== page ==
NHS reforms have left no time to train surgeons

February 19, 2004

More and more reforms have resulted in less and less time to train the next generation of surgeons in the United Kingdom, warn doctors in this week's BMJ.

Reforms introduced in 1993 by Sir Kenneth Calman together with The European Working Time Directive have reduced training from 30,000 hours to an estimated 8,000 hours, and the Chief Medical Officer is proposing to reduce this even further to 6,000 hours.

To become a competent surgeon in one fifth of the time once needed either requires genius, intensive practice, or lower standards, write the authors.

The largest ever survey of senior house officers in orthopaedic surgery showed that a third of these trainees were not taught in theatre or clinic. As a result many junior trainees arrive at posts without any real competence in operative skills as basic as suturing.

"We cannot rely on highly able and motivated trainees and trainers to struggle on like this. Surgical training must be recognised as a priority," say the authors.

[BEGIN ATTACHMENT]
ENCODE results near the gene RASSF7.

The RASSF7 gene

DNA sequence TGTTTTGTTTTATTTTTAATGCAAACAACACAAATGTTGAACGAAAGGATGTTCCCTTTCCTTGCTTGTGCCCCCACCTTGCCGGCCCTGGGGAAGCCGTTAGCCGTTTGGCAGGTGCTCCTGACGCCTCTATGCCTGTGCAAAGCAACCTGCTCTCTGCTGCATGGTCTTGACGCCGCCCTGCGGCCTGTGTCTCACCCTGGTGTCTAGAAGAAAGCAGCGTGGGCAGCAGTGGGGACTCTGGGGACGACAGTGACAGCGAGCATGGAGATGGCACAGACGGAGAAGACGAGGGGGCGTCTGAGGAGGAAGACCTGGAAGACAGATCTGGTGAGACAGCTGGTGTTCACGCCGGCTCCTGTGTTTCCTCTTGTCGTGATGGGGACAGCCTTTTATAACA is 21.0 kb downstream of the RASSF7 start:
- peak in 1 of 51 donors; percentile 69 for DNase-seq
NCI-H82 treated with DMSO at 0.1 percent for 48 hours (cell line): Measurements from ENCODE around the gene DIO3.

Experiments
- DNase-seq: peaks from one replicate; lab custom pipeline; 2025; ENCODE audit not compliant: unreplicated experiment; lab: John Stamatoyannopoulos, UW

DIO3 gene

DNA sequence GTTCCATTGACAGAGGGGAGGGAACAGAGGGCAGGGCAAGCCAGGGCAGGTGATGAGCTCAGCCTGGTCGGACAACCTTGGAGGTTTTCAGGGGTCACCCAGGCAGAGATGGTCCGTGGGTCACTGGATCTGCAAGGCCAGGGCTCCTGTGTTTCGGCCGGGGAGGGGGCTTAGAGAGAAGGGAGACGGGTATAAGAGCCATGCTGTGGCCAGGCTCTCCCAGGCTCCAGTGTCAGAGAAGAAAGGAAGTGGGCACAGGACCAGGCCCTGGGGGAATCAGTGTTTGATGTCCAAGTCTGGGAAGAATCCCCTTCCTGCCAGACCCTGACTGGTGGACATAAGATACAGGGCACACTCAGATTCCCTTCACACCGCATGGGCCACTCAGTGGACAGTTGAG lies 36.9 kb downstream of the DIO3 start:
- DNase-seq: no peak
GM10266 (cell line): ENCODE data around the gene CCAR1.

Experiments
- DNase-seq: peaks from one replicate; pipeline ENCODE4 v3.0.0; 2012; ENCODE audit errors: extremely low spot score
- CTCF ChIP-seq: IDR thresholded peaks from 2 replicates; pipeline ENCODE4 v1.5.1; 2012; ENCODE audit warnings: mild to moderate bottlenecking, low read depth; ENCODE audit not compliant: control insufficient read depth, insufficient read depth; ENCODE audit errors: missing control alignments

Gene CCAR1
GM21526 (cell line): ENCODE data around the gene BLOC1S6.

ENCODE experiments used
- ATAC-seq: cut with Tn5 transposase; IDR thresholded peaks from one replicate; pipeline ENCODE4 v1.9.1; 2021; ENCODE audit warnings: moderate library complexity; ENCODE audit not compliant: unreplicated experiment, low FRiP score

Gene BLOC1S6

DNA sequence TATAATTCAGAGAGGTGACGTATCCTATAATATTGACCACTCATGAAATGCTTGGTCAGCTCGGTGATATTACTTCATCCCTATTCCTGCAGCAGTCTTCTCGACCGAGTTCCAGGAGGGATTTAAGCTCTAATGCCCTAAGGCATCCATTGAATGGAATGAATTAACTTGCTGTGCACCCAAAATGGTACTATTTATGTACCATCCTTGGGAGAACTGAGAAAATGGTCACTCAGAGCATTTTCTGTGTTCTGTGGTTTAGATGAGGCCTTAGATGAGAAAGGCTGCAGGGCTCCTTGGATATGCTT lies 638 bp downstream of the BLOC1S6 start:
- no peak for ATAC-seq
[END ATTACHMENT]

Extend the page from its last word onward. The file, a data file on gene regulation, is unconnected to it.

Most current trainees are supposed to become the new "generalist" surgeons who will carry out common procedures, referring more complex patients on to "specialist" consultant colleagues.

"We are left in the worrying situation where 6,000 hours of surgical training in its current state may not be enough to produce these new generalists, let alone provide consultants that can go on to become the kind of specialist consultant surgeon that we take for granted today," they conclude.
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BMJ

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